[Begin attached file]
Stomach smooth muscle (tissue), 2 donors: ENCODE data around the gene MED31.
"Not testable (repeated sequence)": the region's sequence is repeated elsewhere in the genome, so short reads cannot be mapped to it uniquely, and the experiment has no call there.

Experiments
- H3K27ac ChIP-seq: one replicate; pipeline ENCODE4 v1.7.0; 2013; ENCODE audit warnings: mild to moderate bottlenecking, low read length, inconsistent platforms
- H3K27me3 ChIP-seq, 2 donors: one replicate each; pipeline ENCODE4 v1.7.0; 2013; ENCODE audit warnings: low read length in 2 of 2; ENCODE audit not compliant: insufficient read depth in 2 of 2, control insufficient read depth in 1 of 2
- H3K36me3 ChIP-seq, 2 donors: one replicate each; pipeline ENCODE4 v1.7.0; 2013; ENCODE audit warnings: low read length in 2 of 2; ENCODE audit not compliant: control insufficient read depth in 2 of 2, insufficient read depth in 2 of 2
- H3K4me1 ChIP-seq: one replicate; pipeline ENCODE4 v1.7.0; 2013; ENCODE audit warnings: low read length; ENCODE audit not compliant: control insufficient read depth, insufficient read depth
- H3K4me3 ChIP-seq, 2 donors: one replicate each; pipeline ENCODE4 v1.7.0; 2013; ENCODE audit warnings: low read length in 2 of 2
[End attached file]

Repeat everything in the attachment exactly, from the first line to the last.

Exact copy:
Stomach smooth muscle (tissue), 2 donors: ENCODE data around the gene MED31.
"Not testable (repeated sequence)": the region's sequence is repeated elsewhere in the genome, so short reads cannot be mapped to it uniquely, and the experiment has no call there.

Experiments
- H3K27ac ChIP-seq: one replicate; pipeline ENCODE4 v1.7.0; 2013; ENCODE audit warnings: mild to moderate bottlenecking, low read length, inconsistent platforms
- H3K27me3 ChIP-seq, 2 donors: one replicate each; pipeline ENCODE4 v1.7.0; 2013; ENCODE audit warnings: low read length in 2 of 2; ENCODE audit not compliant: insufficient read depth in 2 of 2, control insufficient read depth in 1 of 2
- H3K36me3 ChIP-seq, 2 donors: one replicate each; pipeline ENCODE4 v1.7.0; 2013; ENCODE audit warnings: low read length in 2 of 2; ENCODE audit not compliant: control insufficient read depth in 2 of 2, insufficient read depth in 2 of 2
- H3K4me1 ChIP-seq: one replicate; pipeline ENCODE4 v1.7.0; 2013; ENCODE audit warnings: low read length; ENCODE audit not compliant: control insufficient read depth, insufficient read depth
- H3K4me3 ChIP-seq, 2 donors: one replicate each; pipeline ENCODE4 v1.7.0; 2013; ENCODE audit warnings: low read length in 2 of 2